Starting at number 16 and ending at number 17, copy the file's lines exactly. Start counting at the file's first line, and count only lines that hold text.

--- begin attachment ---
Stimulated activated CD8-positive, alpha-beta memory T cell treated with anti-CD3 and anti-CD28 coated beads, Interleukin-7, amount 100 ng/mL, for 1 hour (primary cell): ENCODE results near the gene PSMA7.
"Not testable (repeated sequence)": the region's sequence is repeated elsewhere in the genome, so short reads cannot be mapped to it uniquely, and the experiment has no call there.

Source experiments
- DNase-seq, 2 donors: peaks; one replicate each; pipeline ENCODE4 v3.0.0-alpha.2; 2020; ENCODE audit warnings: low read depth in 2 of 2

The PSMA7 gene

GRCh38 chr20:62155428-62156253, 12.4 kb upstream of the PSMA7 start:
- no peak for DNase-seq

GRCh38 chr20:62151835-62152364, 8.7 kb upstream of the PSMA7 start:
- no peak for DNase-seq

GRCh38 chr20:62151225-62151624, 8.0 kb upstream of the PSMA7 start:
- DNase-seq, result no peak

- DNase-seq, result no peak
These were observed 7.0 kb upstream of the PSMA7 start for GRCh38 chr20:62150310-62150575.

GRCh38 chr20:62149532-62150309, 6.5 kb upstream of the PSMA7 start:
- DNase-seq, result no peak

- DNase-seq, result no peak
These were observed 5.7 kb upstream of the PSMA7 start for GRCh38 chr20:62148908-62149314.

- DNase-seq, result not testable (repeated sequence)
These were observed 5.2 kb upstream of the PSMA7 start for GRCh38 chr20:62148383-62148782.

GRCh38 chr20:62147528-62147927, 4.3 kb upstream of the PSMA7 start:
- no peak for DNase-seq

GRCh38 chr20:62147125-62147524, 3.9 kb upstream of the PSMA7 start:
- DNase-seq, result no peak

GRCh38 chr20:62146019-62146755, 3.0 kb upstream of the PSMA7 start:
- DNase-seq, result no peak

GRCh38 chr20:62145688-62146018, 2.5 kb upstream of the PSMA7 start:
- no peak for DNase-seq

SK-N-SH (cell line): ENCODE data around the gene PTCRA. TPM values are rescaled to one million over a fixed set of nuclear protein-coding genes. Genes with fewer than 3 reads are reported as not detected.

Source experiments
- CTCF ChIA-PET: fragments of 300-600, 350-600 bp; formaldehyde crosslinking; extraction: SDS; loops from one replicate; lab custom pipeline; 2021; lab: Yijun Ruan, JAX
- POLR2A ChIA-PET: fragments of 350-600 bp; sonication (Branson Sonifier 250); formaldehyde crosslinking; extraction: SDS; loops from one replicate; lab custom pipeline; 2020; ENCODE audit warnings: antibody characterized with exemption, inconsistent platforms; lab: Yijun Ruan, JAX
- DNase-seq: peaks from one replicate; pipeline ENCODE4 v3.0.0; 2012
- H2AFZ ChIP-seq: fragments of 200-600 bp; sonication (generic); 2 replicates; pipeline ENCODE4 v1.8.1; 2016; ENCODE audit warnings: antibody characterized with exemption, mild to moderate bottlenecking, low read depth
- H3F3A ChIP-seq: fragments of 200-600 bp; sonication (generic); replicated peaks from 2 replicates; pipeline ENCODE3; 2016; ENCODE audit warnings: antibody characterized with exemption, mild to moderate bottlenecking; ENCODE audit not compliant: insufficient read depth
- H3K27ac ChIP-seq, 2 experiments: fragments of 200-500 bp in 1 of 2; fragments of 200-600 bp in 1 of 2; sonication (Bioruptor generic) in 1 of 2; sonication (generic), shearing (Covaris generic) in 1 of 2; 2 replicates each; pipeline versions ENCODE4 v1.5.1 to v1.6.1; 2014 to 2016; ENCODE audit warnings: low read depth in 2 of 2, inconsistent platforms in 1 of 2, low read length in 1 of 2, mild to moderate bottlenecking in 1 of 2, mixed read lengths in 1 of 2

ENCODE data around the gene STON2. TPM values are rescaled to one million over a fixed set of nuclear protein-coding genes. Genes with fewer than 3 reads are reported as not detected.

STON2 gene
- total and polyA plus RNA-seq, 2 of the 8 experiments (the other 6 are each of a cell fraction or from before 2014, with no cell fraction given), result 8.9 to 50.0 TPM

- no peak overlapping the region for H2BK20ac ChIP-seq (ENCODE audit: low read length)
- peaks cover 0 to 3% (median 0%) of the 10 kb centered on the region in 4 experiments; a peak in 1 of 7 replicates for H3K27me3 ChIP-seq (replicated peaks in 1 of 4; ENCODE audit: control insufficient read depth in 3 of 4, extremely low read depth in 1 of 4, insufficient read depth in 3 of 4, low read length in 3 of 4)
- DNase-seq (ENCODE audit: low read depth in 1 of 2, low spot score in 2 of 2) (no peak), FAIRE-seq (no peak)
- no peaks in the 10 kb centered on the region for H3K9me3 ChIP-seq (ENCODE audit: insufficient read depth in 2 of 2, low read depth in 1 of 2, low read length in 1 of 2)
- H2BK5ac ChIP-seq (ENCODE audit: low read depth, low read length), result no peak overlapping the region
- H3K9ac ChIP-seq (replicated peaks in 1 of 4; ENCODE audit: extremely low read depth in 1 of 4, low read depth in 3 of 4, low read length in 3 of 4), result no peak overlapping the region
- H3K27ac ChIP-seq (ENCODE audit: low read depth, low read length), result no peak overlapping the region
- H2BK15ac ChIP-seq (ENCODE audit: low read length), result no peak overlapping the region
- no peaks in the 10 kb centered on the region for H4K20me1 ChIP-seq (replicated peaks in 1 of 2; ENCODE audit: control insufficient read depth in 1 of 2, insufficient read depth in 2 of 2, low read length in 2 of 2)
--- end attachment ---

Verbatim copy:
- DNase-seq, result no peak
These were observed 5.7 kb upstream of the PSMA7 start for GRCh38 chr20:62148908-62149314.